It has long been Hong Kong's shame that it is one of the only wealthy, developed jurisdictions in the world that does not offer long-term protection to people fleeing from human rights abuses.
With the introduction of the Unified Screening Mechanism, the government's new system for dealing with protection claims, announced last Friday and due to be rolled out next month, it so far appears to be business as usual.
The mechanism brings under one process refugee claims together with claims against torture and cruel, inhuman or degrading treatment or punishment. These are now collectively known as "non-refoulement" claims. The government did not choose to implement this system; it was forced to do so by a Court of Final Appeal ruling last March.
Late as it is, it is positive that the mechanism will soon be operational. But we, other non-governmental organisations and the protection claimants themselves are sorely disappointed that there has been no consultation with civil society about the establishment of the new system, especially in its consideration of the most vulnerable people, like the 2,000 refugees we have assisted at our centre over the past six years.
These are men, women and children who have experienced unspeakable traumas like rape, torture and war. The people we support are the survivors, those who have managed to escape to Hong Kong looking for protection, often to be doubted because what they have suffered is so unbelievable in the context of our own sheltered lives.
We have spent years working intensively with these survivors to enable them to give voice to the most traumatic events upon which the determination of their case may hang, and to ensure they have a fair hearing and are not mistakenly rejected and returned to face potential torture, persecution or even death. There must be better provisions built into the mechanism to meet their needs. Many questions remain unanswered about what happens to claimants at the end of the process. If someone has a successful claim with the government, they will then be sent to the UN refugee agency to see if they meet the definition of a refugee, as defined by the Refugee Convention. If they do, the UNHCR will assist them with potential resettlement to a third country.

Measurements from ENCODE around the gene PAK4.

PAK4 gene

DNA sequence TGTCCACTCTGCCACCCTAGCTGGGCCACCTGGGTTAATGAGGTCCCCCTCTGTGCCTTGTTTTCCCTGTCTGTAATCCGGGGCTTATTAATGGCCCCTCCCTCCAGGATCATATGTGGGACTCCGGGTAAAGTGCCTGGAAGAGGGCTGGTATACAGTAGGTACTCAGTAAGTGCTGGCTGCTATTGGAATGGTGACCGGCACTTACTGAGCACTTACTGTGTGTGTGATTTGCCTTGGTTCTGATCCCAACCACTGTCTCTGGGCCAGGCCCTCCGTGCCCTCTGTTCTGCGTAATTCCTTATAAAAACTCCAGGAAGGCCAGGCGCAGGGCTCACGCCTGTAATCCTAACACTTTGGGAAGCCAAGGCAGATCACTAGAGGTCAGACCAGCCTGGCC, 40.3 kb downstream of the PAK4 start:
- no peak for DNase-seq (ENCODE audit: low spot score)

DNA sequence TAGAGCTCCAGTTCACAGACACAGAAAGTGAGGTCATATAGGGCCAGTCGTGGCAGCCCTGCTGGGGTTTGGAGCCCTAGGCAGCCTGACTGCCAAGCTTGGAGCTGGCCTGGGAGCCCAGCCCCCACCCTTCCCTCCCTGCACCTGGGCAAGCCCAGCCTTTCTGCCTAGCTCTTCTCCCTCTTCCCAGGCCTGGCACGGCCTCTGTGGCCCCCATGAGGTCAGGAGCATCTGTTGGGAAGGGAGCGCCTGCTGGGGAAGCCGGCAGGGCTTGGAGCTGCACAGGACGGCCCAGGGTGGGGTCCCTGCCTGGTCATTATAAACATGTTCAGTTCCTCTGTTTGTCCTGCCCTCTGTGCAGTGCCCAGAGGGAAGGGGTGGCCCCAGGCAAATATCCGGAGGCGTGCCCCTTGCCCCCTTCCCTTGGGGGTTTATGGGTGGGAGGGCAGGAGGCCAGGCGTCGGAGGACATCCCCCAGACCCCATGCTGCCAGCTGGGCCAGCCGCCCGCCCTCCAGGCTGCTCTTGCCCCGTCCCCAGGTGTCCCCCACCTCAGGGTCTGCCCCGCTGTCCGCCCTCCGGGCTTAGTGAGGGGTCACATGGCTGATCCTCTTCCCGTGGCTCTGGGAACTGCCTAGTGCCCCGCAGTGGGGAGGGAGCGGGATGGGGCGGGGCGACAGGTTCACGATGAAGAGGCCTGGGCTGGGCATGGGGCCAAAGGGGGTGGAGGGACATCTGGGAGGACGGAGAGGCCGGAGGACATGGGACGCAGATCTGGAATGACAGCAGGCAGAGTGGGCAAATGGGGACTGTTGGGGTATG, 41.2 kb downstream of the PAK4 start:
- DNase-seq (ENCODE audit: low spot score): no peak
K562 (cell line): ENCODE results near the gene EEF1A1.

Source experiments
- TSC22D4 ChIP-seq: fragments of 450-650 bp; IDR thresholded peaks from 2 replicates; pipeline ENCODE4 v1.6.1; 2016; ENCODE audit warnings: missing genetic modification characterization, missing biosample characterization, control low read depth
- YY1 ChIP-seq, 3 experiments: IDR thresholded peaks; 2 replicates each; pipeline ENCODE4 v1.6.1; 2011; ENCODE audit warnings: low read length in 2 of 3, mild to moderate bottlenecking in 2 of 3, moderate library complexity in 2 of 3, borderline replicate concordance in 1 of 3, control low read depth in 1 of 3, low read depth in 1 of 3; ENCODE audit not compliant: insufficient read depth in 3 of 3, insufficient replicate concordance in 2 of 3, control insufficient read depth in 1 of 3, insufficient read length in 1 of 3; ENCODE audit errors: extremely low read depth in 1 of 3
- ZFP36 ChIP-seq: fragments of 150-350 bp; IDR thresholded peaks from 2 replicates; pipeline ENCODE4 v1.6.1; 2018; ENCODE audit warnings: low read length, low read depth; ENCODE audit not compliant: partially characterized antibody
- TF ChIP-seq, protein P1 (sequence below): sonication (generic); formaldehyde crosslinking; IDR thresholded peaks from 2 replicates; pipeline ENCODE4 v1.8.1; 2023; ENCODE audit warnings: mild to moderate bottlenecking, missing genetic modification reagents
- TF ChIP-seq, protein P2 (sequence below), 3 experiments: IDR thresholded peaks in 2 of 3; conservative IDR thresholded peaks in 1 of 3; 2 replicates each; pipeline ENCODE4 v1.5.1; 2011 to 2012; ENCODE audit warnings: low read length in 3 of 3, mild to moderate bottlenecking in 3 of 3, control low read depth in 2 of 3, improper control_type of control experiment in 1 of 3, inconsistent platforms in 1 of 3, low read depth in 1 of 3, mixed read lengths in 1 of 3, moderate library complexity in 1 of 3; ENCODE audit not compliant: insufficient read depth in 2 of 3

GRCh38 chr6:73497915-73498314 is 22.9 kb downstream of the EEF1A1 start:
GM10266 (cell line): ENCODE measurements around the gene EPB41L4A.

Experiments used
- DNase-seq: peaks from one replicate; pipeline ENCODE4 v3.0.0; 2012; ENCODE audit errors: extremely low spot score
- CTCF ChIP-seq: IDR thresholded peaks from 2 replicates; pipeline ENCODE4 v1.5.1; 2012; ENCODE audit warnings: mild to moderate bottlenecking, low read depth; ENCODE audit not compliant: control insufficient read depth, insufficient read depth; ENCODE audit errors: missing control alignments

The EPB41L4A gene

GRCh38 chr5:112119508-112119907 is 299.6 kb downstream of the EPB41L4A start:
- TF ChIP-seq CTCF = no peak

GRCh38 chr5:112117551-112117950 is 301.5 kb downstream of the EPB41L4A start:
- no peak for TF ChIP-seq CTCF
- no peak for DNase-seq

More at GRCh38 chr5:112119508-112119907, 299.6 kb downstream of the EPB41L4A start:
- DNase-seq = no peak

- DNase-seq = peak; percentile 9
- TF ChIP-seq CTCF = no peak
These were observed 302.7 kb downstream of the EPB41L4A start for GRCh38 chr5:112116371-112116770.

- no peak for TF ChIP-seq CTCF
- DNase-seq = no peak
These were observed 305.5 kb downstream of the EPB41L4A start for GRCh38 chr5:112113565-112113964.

But this can take years. What do they do in the meantime? Will they languish in limbo in Hong Kong, as current refugees do?
Hong Kong continues to refuse to see local integration as a long-term option, and declines to grant the right to work or simply to volunteer even to recognised refugees and protection claimants. With the government now assuming responsibility for making decisions, officials need to get real about the durable outcomes for those people.
To try to fill some of these gaps, we are using our experience to launch new, tailored, independent information sessions for claimants. We believe access to high-quality information is a right and we will continue to support these vulnerable people to ensure their needs are met.
Yet again, civil society will be filling the holes left by a government lacking the political will to care for some of our city's most vulnerable people.
The decisions the government will make under the mechanism could mean the difference between life and death for the people we work with. As the primary duty-bearer for human rights, the government has a critical window of opportunity to consult and co-ordinate with NGOs, to improve its decision-making and to create a fair, transparent and efficient process to ensure people seeking protection are not returned to places where they may face harm.
The pressure is on for the government to finally get it right.
Aleta Miller is executive director of Hong Kong Refugee Advice Centre. www.hkrac.org